There’s a funny video that made the rounds online not long ago about the, “First Person To Run A Marathon Without Talking About It.” Over images of runners stretching and jogging, a deep, documentary-narrator voice says soberly, “for years running a marathon without telling anyone was thought to be physically impossible.”
The dig at runners is apt, and I’m guilty as charged. I basked in cheers and congratulations when I recently finished a half-marathon. To motivate myself for the final push up the last hill, I even visualized posting Instagram photos of myself crossing the finish line. Not exactly what one imagines Rocky thinks about in training. Completing the half-marathon was a big accomplishment for me, but at the end of the day it was about me and my ego. Completing Tough Mudder, a military-style run and obstacle course you do with a team, is an altogether different experience -- and it completely changed the way I think about leadership.
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In Tough Mudder, there’s no prize for winning and no finish time. There isn’t even a winner. You complete the arduous course with a group -- mine had 20. Though you set off with the aim of bringing your personal best, your reward is the sense of bonding and camaraderie that comes with being forced to let your guard down with your teammates and support one another through physically and mentally demanding challenges. And let me tell you, it is sweet. All the cheers, congratulations and sense of personal accomplishment I got out of a half-marathon don’t begin to compare to the rush and emotional high of Tough Mudder.
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We need to find a way to replicate that dynamic in the work place. For a long time, I thought about leading Vision Critical, the customer intelligence software company I founded in 2000, similarly to running a marathon. I demanded the best out of myself and out of the people I worked with, and each of us pushed ourselves individually to accomplish as much as possible. We’ve accomplished a lot; but, like in most workplaces, moments where we truly broke down barriers between one another to inspire creativity and true camaraderie have been rare.
Whether trying to come up with new ideas or just get through a massive pile of work, organizations, including ours, need to find a way to tap into the Tough Mudder thrill of being truly invested in one another as we work towards a goal together. It can be challenging to let go of your own ego, but if we can find ways to collaborate passionately and supportively with coworkers, customers and the industry as a whole, we’ll find our companies transformed. These days, employees and customers alike demand a sense of purpose and mastery over their lives. The fulfillment that comes from teamwork and accomplishing goals together rather than individually will go a long way toward evoking the sense of meaning that customers and employees demand.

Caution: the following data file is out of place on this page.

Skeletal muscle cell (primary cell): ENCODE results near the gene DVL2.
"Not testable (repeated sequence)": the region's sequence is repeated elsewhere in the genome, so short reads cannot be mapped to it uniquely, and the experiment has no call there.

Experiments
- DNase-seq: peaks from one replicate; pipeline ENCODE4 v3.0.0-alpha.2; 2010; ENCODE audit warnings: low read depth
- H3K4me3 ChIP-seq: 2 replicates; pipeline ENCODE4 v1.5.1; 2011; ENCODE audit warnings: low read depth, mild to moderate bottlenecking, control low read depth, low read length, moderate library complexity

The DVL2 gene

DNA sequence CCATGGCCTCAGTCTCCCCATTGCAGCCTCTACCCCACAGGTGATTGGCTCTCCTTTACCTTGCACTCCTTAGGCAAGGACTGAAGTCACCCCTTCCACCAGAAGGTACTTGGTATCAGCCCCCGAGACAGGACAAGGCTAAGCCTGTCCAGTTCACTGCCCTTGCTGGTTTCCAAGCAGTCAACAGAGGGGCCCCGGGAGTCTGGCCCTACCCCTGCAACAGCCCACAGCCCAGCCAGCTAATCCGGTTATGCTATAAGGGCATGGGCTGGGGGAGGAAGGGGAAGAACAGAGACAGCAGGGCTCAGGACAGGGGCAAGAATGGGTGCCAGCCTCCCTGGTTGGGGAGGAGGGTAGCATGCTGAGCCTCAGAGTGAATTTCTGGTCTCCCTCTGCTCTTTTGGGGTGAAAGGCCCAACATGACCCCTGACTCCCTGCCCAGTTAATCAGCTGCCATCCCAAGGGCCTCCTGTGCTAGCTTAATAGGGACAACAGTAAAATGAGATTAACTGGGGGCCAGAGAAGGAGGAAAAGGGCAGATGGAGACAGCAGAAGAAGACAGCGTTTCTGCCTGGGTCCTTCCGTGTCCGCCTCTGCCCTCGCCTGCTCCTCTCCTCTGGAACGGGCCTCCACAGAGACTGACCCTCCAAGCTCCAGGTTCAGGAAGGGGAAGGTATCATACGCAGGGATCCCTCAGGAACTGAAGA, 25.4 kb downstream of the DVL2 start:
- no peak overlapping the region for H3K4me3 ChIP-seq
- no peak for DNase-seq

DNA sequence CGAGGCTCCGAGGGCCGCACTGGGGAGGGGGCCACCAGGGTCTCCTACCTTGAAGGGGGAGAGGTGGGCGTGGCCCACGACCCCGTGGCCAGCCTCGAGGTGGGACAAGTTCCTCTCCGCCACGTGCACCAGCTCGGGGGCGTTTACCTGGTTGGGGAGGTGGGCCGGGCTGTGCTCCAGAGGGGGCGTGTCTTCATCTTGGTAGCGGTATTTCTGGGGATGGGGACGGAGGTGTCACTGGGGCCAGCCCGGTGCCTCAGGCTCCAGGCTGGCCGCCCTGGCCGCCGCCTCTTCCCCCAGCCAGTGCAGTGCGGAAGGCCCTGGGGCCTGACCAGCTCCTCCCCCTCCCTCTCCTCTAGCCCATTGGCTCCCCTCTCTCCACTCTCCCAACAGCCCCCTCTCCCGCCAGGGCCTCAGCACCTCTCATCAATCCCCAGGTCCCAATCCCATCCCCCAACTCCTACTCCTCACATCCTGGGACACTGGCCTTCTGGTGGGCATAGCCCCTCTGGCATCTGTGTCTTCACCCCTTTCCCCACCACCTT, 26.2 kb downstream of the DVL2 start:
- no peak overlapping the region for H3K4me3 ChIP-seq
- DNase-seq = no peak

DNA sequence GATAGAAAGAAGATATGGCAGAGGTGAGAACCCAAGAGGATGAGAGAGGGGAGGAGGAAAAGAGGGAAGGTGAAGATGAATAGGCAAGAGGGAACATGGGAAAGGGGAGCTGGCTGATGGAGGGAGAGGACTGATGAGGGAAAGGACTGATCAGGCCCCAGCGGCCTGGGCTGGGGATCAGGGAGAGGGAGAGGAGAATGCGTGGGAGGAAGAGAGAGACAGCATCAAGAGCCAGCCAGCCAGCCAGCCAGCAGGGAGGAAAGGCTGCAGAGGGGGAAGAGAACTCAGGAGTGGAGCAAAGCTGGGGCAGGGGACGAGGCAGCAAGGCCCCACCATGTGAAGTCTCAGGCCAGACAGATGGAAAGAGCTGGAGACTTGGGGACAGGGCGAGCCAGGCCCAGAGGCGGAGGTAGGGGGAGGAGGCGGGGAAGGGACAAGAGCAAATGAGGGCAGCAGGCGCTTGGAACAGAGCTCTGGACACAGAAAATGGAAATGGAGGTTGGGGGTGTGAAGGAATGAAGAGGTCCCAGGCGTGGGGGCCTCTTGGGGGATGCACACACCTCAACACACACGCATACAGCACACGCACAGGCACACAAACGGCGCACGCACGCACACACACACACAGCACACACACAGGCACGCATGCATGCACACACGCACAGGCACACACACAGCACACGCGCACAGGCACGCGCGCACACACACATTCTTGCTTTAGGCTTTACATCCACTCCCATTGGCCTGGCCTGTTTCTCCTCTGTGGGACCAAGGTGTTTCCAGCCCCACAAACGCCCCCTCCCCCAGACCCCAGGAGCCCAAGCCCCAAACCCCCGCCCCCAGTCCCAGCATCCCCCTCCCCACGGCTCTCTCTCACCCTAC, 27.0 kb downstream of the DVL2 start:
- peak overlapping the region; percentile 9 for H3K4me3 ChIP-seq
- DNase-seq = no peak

To inject the sensibility of Tough Mudder into the enterprise, leaders need to remember these lessons:
1. Mentorship is fulfilling for both parties.
I’m in decent shape, so I was fortunate to be in a position to help people who were having a more difficult time with the course than I. My help was useful for them, but being able to connect to other people, sometimes strangers, with open-heartedness and helpfulness made the entire experience much more rewarding for me too.
2. Empathy is a contribution, too.
Tough Mudder is physically demanding, but the course also plays on your fears. Helping pull someone up a wall is a great contribution, but so is talking someone through a leap off a tall structure. People can support each other in all kinds of ways, both physical and emotional, and they should all be valued.
3. Autonomy matters.
Allowing a team to move at a pace that works for them doesn’t just lead to more efficient processes, it instills the sense of camaraderie and pride in one another that makes the experience so rewarding in the end.
4. Celebrate each person’s contribution.
Everyone brings something to the table, even if it’s just getting themselves over an obstacle or just showing up and giving their best effort. Being a team doesn’t require you to ignore the contributions of individuals.
5. Celebrate each person’s improvement.
As every member of a team gets better and overcomes their own challenges, the team as a whole gets stronger. The improvement of one is the improvement of all and deserves to be acknowledged and celebrated.
6. Celebrate the team.
While acknowledging individuals is important, it’s also important to keep the main focus on the group. Getting to the finish line is nice but the reward in Tough Mudder isn’t the finish line, it’s the process of overcoming challenges together. In this sense, the end is just a new beginning. Whether it’s slogging through a muddy obstacle course or brainstorming on how to better serve our customers, I can’t wait for my next chance to work hard at a difficult challenge with my team.
With the right perspective, shared and demanding experiences -- whether they be out in the wild or on a muddy obstacle course -- can dramatically transform what you bring to the boardroom and the workplace. I’ll endeavor going forward to link my Tough Mudder experience to the way I communicate and collaborate with the people who work with me. Anyone can benefit from an experience like Tough Mudder, but for entrepreneurs and leaders especially, these lessons have the potential to vastly improve the way you collaborate and lead, teams.